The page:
Published on 22nd March, 2020
As the world goes into a lockdown, and my own country India, implements a #JantaCurfew for a day, amidst instructions of a lockdown till 31st of March, I visited my local supermarket ShengSiong, to buy my weekly groceries. It is pretty much business as usual. While in most countries of the world, markets, stores and public transport are getting closed, Singapore has kept most of its stores and even restaurants, open. There is no shortage of any items, including toiler paper rolls and sanitisers. But it was not always like this!
Singapore was among the first few countries outside of China, that saw people diagnosed positively with the CoronaVirus, in the beginning of February. China’s infected count had started to grow exponentially by then, and Singapore was almost competing with Japan and Hong Kong for the unenviable number two spot. All the three are probably the most well connected to China, as far as airline routes are concerned.
Singapore raised its Disease Outbreak Alert DORSCON to Orange on 7th February, thereby accepting that the outbreak was severe, and would disrupt normal life to some extent, and would need the public to follow a certain discipline and compliance.
That generated some panic, as over zealous, selfish people rushed to the stores to stock up masks, toilet paper and sanitisers. Within a day, most stores had run out of supply for a number of important items, including some food items.
The Government stepped in, with Prime Minister Lee Hsien Loong sending out a video message which was both informative and calming. Some other ministers also visited the stores and helped convey the same message. Sane people also played a role and spread the word around, and within 48 hours, the stores were back to their usual stock levels.
The Government strictly enforced measures, started contact tracing of the infected, initiated temperature screening in most public establishments and private enterprises followed suit, put travel bans on affected areas and even shut down a few schools. It did draw some flak from its detractors. Unlike what most people are made to believe, Singapore Government does face criticism on various issues, many of them unjustified perhaps. Yes, it’s not possible to have a protest at the level of the #ShaheenBagh protests, but that is also because the Government acts responsibly, and would never take steps like those, that can lead to a similar magnitude of protest.
Today, Singapore is the 40th on the list of infected, and yesterday they had reported the first two cases of death, since the outbreak started two months back. Almost everything, from public transport to Supermarkets, from restaurants to massage parlours, and from schools and offices to brothels, are kept open, despite lower footfalls. Most people act responsibly, by choosing to go or not go, by carefully evaluating the need, necessity and the consequences thereafter.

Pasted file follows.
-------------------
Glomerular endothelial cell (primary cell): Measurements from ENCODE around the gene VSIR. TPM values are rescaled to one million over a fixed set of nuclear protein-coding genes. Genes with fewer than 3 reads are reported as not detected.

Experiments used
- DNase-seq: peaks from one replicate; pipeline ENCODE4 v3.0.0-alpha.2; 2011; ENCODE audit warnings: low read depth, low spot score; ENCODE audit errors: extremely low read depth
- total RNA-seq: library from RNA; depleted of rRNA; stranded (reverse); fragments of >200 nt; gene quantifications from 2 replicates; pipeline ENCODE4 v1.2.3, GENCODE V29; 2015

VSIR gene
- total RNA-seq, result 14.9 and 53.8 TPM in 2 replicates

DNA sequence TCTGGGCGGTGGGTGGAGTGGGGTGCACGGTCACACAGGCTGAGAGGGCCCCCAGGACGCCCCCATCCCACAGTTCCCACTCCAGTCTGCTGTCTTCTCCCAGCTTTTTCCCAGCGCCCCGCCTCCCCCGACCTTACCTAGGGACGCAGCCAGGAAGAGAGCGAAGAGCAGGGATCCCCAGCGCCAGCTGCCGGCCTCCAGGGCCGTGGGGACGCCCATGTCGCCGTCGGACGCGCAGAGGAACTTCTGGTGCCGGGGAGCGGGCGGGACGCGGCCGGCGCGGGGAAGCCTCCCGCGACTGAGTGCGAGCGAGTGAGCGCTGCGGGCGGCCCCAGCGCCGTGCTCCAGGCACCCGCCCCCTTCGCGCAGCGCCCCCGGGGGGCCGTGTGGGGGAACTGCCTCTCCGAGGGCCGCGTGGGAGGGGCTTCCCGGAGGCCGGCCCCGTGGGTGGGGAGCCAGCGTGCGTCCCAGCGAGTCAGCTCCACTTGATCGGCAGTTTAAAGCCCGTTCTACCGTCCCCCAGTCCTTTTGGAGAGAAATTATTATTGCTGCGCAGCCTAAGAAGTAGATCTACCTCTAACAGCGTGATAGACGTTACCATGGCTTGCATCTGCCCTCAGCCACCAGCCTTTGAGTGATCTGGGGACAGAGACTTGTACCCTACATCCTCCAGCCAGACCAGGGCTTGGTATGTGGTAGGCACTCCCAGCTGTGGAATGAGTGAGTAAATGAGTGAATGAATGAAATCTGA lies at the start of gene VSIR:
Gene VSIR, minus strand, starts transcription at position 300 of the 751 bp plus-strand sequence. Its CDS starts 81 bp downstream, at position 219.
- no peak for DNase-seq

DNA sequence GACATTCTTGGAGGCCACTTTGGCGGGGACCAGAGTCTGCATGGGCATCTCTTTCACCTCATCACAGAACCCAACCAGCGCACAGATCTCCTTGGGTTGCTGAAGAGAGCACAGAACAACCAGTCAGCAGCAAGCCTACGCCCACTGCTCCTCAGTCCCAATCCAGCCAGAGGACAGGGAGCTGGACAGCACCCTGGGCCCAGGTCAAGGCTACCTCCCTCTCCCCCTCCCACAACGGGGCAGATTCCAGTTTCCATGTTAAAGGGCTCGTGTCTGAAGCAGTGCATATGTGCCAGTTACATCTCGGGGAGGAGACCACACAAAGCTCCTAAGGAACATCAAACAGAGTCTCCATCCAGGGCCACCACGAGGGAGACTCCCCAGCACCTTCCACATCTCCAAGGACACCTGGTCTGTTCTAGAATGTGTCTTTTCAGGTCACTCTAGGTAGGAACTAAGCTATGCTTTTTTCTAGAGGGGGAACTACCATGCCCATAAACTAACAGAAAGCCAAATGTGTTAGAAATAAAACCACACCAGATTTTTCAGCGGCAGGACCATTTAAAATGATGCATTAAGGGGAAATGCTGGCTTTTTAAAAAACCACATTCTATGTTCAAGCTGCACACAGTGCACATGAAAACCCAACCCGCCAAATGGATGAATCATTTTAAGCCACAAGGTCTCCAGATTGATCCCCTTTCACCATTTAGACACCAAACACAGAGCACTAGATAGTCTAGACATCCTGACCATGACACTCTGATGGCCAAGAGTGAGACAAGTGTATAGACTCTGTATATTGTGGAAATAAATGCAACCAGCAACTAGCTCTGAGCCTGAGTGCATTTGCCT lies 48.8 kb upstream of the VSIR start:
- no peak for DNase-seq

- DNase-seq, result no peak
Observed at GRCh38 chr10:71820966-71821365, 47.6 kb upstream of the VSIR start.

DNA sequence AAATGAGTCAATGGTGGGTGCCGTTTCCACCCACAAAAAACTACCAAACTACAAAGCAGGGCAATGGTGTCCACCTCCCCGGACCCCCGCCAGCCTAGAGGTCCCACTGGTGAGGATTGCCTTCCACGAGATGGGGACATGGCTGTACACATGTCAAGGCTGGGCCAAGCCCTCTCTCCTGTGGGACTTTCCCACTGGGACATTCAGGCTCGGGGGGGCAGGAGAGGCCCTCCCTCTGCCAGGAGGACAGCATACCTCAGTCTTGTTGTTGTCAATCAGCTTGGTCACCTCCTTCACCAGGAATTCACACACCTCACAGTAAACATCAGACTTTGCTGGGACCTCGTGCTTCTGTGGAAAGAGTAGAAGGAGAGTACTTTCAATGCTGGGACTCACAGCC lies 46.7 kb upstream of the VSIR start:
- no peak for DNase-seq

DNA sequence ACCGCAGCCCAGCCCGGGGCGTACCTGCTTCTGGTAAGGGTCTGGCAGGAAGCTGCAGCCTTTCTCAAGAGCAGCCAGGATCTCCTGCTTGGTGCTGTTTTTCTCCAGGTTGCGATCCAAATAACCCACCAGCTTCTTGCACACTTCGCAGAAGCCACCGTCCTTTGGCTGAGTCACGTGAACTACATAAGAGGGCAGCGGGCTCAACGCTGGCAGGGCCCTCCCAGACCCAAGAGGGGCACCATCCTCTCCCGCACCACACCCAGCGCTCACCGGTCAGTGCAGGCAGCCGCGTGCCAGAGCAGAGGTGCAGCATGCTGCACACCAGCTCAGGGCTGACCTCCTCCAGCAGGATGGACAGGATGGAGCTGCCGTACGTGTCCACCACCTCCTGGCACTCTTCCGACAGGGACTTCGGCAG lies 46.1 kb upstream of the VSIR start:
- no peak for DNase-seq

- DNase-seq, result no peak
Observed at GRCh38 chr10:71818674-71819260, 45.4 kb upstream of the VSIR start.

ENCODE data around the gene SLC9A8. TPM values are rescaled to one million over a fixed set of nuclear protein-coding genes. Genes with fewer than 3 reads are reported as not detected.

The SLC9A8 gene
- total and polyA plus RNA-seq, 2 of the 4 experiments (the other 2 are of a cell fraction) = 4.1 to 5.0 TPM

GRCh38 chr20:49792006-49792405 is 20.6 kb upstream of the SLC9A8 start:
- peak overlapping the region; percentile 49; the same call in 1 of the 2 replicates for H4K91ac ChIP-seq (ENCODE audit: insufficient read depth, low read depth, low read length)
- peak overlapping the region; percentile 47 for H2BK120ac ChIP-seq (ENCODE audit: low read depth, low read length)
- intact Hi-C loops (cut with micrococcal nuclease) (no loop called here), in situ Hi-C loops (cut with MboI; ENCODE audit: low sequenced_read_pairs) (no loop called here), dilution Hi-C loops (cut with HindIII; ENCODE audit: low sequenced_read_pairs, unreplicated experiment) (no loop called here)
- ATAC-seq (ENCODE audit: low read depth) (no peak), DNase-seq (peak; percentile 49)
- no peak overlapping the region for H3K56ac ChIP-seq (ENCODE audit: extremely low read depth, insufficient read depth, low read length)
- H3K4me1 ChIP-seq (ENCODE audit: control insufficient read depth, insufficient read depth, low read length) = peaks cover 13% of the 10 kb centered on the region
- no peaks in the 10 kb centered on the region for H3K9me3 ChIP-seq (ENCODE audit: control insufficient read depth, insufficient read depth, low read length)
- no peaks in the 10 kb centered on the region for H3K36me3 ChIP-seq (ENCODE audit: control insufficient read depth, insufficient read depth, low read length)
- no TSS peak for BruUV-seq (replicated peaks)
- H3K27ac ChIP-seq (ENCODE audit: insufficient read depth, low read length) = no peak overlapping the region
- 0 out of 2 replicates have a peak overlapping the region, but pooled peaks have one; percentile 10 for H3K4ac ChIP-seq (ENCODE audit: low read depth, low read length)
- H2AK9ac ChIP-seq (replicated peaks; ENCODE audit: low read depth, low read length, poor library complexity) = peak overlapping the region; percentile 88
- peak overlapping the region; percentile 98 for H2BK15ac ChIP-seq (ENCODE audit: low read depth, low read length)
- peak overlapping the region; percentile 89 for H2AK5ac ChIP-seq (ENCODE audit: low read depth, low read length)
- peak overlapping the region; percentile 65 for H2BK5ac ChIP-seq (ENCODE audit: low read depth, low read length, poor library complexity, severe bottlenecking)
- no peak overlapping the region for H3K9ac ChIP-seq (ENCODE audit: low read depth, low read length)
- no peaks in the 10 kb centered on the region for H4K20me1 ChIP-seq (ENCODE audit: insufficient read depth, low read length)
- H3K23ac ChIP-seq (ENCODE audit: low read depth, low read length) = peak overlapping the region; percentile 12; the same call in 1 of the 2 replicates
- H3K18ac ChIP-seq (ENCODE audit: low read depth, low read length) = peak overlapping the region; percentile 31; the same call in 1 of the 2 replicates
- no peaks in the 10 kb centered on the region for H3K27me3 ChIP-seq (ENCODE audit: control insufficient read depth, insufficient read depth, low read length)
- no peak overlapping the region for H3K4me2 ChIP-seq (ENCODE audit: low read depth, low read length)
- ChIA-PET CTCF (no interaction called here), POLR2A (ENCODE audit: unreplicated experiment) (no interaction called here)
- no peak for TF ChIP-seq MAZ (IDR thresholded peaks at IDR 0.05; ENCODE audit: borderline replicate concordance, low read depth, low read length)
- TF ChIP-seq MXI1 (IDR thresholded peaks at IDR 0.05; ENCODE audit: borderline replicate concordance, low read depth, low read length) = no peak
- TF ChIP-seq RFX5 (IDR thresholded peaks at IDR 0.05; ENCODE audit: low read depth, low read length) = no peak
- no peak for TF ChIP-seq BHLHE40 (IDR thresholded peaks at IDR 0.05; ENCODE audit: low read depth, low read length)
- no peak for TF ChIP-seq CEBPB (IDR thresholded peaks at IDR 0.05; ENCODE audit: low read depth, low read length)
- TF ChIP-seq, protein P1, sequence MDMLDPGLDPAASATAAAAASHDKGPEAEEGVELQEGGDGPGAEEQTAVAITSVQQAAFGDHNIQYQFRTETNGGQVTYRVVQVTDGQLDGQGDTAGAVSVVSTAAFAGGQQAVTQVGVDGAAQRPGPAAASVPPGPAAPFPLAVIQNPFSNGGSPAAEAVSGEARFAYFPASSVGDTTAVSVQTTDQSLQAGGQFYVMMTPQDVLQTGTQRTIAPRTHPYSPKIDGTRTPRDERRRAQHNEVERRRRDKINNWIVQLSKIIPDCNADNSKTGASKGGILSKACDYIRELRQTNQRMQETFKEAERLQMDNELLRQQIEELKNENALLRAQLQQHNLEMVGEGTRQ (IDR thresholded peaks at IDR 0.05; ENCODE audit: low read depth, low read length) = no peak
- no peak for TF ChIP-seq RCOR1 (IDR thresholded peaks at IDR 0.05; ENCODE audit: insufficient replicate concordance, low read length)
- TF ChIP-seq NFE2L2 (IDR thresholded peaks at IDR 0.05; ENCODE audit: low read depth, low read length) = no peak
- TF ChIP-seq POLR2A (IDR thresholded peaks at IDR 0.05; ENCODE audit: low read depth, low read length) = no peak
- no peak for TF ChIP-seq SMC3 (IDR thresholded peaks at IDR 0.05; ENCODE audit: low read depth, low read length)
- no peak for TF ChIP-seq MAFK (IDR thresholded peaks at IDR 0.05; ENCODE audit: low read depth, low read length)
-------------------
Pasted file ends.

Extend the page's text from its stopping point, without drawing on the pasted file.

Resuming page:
There are still people who act irresponsibly at times, but they are massively outnumbered by level headed people in the population, and their impact has been restricted to a minimum. People in general, have been acting sensibly and responsibly from the beginning, even when the whole world was mocking the Chinese, forwarding memes on social media, or were beaming with the confidence that these things only happen to ‘them’ not to ‘us’!
A pandemic can be uncertain, and things will remain very dynamic for the next few weeks. But even if it goes downhill from here, the effort and the achievement of Singapore, in containing the spread of this virus and keeping its people safe, should not be lost on us. A major credit goes to the Government, for handling things to a near perfect level. But that has been possible only because the people have done their part and acted sensibly and with responsibility towards the larger society.
As the world goes into an unpredictably destructive phase, remember, your Government might not be as effective as that of Singapore, but if you are not as responsible as the people of Singapore, you have only yourself to blame.
May we all survive this pandemic with minimum damage, and may we all realise that human lives is all that matters, much above nationality, ethnicity, food habits, religion and political inclinations.